Howell (1994: 13-14) suggest that there is no evidence of women having physical difficulties on the fireground.

However, you may wish to be even less specific and then your reference to Howell may look like this:

Howell (1994) suggests that the fire service has some difficulties with equal opportunities.

Ok I know how to reference in the text, but how do people know what Howell’s book is called?

At the end of the piece of work you create a list of books you reference in the text.

What does this list look like?

It is an alphabetic list of all the books you have referenced. The format for this list is as I explained earlier:

Holloway, S. (1973) London’s Noble Fire Brigades 1833-1904, London: Cassell.

Remember, there will need to be a clear and consistent method for recording all the details about the piece of work. The author, the year the book was published, the title of the book, the place it was published and the name of the publisher.

However, Howell’s work is not a book it is a dissertation and this goes in your reference file differently.

Howell, M. (1994) Women firefighters ‘the inequality gap’, unpublished dissertation for MBA: The Business School; University of Hertfordshire.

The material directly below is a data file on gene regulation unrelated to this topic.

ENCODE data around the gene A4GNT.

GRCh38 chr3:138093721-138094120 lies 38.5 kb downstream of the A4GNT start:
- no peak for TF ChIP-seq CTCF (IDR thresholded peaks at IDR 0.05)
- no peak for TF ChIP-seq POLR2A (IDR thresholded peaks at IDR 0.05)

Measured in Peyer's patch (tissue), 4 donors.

However, were you to be quoting it from a published source such as the online version you would put

Howell, M. (1994) Women firefighters ‘the inequality gap’, fitting-in.com. downloaded from www.fitting-in.com/c/howell.htm on dd. mm. yyyy

Note you cannot record a page number for an online document but you should record the date that you downloaded.

Is that it?
Sadly it is not. Whilst it is correct to reference all books, unpublished articles and online documents in the format provided above, each different type of published work has a specific format. Some more examples are shown below and the differences are often very small but significant. Note in particular the punctuation and the use of italics.
Books or booklets
Home Office (2000) Race equality: The Home Secretary’s Employment Targets, First Annual Report: Staff Targets for the Home Office, the Police, the Fire and the Probation Services, London: Home Office.

Holloway, S. (1973) London’s Noble Fire Brigades 1833-1904, London: Cassell.

Edited Books

This becomes a little more difficult. In edited books it is normal for each chapter to be written by a different writer. When you refer to that chapter in the text then you reference it as per normal. But when you put the reference in your reference file it is done like this: